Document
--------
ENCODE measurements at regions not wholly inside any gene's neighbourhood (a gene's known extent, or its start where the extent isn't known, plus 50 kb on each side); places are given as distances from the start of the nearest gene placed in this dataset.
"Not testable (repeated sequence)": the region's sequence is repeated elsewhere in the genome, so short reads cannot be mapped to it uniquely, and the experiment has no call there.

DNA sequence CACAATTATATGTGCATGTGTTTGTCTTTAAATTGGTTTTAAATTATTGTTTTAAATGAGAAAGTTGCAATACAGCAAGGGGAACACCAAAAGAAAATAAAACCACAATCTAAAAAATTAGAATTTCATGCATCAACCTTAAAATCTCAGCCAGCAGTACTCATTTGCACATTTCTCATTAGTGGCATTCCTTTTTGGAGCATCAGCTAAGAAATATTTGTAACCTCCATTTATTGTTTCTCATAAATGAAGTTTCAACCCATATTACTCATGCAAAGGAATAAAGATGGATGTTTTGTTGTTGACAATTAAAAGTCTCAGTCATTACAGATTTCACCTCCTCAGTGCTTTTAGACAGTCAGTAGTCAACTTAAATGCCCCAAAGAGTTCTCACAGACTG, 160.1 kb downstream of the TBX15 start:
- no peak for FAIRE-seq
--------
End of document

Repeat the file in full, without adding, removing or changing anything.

ENCODE measurements at regions not wholly inside any gene's neighbourhood (a gene's known extent, or its start where the extent isn't known, plus 50 kb on each side); places are given as distances from the start of the nearest gene placed in this dataset.
"Not testable (repeated sequence)": the region's sequence is repeated elsewhere in the genome, so short reads cannot be mapped to it uniquely, and the experiment has no call there.

DNA sequence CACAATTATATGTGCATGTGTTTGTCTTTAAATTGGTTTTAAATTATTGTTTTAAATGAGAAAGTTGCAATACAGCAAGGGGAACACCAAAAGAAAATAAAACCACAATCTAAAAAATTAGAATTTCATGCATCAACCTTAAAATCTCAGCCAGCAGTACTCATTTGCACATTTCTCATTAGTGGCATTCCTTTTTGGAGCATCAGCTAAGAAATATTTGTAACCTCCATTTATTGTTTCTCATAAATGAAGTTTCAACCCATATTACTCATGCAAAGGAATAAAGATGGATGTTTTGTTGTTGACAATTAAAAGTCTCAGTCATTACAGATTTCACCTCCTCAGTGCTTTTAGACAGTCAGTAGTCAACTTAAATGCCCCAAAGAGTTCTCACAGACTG, 160.1 kb downstream of the TBX15 start:
- no peak for FAIRE-seq